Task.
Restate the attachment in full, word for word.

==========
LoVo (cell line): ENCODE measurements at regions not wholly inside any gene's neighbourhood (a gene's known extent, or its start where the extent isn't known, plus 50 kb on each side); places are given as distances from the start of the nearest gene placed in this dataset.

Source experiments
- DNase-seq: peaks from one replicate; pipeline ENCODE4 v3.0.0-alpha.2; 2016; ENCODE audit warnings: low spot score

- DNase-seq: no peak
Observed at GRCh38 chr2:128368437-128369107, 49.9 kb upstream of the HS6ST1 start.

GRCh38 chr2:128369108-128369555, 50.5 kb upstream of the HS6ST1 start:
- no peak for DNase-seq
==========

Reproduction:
LoVo (cell line): ENCODE measurements at regions not wholly inside any gene's neighbourhood (a gene's known extent, or its start where the extent isn't known, plus 50 kb on each side); places are given as distances from the start of the nearest gene placed in this dataset.

Source experiments
- DNase-seq: peaks from one replicate; pipeline ENCODE4 v3.0.0-alpha.2; 2016; ENCODE audit warnings: low spot score

- DNase-seq: no peak
Observed at GRCh38 chr2:128368437-128369107, 49.9 kb upstream of the HS6ST1 start.

GRCh38 chr2:128369108-128369555, 50.5 kb upstream of the HS6ST1 start:
- no peak for DNase-seq